It's action time! By now you know where you stand financially, your financial goals are set, you've identified and evaluated your alternatives. You now need to put everything into an action plan. The action plan you develop must be result oriented to achieve your goals.
A dream becomes a goal when action is taken toward its achievement. A goal without a plan is just a wish!
To implement a successful financial action plan, you may need to consult competent financial experts. For instance, you may enroll the services of an insurance agent to purchase property insurance or the services of an investment broker to purchase stocks, bonds, or unit trusts.
Step 6: Reevaluate and revise your plan
Financial goals are not cast on stone. You need to regularly assess your financial decisions and review your finances at least once a year. When life’s demands affect your financial needs, personal financial planning process provides a way for adapting to those changes. Regular review of the financial planning process provides space to make important changes that align to your goals and activities.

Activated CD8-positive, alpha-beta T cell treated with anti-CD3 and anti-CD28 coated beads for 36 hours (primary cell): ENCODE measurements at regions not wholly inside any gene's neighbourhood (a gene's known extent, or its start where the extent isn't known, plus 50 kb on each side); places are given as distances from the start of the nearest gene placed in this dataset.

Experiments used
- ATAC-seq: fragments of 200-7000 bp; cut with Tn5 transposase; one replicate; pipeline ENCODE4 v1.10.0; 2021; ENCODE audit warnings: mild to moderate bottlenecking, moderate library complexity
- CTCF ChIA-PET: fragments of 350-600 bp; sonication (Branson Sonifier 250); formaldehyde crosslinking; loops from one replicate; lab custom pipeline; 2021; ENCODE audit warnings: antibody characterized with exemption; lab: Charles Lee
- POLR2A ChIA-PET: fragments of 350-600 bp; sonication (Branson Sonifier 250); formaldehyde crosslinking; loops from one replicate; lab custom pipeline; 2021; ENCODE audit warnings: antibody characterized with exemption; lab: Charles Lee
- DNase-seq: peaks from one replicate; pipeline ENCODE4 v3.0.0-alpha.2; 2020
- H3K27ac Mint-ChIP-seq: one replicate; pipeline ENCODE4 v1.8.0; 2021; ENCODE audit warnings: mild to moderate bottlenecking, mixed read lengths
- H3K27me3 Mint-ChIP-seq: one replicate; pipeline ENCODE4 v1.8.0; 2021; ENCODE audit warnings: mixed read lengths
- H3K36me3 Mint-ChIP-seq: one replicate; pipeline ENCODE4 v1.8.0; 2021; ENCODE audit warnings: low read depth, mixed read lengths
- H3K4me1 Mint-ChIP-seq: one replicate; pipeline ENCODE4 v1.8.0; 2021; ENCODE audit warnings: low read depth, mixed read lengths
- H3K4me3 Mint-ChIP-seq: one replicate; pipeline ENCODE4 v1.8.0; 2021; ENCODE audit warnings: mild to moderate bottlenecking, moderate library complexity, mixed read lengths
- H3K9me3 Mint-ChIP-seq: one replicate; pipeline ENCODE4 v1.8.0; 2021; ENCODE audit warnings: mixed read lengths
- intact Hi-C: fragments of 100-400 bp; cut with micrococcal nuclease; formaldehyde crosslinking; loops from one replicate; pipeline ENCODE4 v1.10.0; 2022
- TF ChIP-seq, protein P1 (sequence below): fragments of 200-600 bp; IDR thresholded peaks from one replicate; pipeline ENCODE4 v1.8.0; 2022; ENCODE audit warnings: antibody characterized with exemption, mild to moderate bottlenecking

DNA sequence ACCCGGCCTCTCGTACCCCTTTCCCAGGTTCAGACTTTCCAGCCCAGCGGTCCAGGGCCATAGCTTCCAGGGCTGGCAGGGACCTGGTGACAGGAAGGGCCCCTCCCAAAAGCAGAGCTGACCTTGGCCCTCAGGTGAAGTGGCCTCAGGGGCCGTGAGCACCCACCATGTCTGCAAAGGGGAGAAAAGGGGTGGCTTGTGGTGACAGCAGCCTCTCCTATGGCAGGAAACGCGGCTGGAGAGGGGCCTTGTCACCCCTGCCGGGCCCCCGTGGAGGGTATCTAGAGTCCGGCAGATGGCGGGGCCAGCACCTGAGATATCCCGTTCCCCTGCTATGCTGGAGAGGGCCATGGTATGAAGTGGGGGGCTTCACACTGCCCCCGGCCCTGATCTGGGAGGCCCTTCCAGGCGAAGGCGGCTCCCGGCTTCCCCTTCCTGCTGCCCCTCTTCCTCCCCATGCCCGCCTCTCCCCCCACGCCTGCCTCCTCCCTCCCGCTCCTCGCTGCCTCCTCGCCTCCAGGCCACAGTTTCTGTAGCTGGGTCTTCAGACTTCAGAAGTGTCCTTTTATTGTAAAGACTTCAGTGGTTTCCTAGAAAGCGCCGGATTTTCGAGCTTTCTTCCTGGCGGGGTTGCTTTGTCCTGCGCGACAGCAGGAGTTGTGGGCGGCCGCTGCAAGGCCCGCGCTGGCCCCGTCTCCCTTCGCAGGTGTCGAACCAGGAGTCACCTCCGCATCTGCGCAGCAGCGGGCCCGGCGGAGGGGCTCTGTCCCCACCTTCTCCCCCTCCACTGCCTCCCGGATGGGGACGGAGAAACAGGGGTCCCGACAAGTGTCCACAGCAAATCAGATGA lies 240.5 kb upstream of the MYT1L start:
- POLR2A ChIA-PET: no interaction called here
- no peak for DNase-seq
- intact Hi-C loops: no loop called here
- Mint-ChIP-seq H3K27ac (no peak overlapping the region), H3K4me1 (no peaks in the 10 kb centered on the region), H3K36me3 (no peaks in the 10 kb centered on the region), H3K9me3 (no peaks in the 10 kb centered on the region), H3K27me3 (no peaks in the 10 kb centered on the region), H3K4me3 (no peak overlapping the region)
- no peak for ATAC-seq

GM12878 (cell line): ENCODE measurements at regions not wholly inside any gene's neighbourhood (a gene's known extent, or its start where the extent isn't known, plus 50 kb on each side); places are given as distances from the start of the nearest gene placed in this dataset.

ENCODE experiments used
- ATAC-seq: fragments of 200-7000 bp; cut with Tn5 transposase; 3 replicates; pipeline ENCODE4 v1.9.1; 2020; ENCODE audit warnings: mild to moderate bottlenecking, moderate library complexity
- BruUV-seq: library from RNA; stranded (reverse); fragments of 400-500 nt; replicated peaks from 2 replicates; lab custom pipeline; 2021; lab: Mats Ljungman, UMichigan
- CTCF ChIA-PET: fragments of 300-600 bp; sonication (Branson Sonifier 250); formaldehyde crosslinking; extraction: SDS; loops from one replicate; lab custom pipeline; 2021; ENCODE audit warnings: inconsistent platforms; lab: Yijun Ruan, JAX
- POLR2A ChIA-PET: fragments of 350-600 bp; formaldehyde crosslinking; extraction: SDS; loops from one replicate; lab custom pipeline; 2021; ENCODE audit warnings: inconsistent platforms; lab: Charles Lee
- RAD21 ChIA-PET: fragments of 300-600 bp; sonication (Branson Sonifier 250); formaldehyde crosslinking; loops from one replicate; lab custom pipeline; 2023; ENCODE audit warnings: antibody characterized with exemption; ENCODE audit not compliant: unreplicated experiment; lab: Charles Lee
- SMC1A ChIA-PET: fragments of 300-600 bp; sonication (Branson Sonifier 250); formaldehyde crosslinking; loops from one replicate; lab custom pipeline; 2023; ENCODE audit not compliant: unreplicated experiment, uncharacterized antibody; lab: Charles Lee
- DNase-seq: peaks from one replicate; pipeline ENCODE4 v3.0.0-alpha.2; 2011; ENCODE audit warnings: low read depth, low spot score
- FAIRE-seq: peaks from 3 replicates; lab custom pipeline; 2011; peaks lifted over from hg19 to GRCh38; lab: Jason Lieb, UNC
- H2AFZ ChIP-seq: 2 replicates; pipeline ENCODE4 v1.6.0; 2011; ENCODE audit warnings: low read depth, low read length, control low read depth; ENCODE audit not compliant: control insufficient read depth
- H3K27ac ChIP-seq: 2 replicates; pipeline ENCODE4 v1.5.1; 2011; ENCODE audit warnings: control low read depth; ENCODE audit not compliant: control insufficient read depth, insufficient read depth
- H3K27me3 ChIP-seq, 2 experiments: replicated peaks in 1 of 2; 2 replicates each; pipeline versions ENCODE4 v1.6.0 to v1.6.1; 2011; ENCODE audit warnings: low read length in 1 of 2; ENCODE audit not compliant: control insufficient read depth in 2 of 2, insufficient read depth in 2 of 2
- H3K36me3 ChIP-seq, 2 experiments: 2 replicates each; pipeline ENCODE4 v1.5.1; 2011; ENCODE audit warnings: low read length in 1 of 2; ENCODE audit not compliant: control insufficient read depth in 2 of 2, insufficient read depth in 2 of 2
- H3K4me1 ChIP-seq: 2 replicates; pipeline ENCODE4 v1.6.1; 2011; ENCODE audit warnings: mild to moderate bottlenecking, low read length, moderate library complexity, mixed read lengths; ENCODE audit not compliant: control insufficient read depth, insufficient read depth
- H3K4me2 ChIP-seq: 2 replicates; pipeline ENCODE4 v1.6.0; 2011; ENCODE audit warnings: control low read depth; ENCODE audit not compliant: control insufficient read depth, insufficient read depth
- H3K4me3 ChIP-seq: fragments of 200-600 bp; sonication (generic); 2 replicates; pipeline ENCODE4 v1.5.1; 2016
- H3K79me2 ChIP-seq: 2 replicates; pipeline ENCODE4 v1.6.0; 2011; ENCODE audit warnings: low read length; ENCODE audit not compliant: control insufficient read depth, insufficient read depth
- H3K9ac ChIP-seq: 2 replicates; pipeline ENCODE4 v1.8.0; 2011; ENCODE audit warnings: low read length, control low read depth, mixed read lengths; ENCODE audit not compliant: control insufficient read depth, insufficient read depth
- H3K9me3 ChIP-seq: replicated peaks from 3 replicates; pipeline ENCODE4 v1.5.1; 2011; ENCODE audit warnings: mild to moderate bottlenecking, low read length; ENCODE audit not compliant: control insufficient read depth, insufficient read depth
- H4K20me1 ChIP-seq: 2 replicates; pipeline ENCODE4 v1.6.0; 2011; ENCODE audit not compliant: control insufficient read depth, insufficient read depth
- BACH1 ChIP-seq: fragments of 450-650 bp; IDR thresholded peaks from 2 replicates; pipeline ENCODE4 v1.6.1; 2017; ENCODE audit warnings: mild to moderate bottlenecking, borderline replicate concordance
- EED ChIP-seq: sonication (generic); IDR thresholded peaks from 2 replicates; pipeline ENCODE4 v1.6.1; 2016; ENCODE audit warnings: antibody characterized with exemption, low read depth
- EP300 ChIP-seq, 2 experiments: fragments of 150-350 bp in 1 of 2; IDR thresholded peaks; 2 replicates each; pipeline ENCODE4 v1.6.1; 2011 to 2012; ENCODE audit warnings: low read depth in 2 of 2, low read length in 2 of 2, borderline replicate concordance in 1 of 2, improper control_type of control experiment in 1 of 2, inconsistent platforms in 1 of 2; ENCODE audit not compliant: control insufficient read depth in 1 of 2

Finally, developing a financial plan takes rationality and creativity. You have to be rational enough to assess your current financial situation, creative enough to see what is possible, and have the integrity to follow through with the plan. Just because it’s on paper doesn’t mean it will happen. You have to decide to follow through and live up to your goals. This is the hardest part, and the one that trips most up.
Financial planning is crucial. It’s vitally important because, in many cases, not even the men and women behind the most profitable companies in the world are successful money managers. Managing your money well means Mastering Money - Gerry Robert, Millionaire Mindset Author